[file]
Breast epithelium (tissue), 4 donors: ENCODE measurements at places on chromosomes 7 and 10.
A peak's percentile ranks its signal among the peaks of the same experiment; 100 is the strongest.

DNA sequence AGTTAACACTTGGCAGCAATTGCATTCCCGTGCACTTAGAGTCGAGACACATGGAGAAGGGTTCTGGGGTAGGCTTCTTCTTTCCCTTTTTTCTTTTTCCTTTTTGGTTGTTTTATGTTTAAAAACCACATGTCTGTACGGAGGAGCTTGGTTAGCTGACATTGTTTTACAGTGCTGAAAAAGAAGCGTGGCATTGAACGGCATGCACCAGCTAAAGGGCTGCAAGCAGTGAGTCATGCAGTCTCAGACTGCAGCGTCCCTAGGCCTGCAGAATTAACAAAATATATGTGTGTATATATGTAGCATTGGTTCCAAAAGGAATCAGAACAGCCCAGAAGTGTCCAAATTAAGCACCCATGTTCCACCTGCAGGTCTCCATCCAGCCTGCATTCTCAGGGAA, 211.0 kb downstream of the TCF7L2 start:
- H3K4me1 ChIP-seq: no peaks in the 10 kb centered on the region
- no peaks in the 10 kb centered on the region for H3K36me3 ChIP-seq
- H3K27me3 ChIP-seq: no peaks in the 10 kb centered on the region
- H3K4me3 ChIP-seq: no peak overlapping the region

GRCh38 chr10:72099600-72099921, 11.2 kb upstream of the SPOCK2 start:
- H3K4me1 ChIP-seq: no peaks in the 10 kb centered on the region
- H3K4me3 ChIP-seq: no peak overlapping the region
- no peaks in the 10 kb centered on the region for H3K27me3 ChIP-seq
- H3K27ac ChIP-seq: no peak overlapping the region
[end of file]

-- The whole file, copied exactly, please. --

Breast epithelium (tissue), 4 donors: ENCODE measurements at places on chromosomes 7 and 10.
A peak's percentile ranks its signal among the peaks of the same experiment; 100 is the strongest.

DNA sequence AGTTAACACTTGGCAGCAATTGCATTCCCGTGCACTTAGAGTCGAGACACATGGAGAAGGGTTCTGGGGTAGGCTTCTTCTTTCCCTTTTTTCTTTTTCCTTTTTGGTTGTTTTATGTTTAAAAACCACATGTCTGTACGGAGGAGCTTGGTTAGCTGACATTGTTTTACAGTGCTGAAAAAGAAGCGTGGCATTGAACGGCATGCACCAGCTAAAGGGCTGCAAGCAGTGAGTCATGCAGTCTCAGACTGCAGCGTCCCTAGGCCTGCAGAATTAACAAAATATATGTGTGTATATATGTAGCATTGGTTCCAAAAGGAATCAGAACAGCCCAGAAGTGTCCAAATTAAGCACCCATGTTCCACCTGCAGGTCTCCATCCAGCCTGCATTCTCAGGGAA, 211.0 kb downstream of the TCF7L2 start:
- H3K4me1 ChIP-seq: no peaks in the 10 kb centered on the region
- no peaks in the 10 kb centered on the region for H3K36me3 ChIP-seq
- H3K27me3 ChIP-seq: no peaks in the 10 kb centered on the region
- H3K4me3 ChIP-seq: no peak overlapping the region

GRCh38 chr10:72099600-72099921, 11.2 kb upstream of the SPOCK2 start:
- H3K4me1 ChIP-seq: no peaks in the 10 kb centered on the region
- H3K4me3 ChIP-seq: no peak overlapping the region
- no peaks in the 10 kb centered on the region for H3K27me3 ChIP-seq
- H3K27ac ChIP-seq: no peak overlapping the region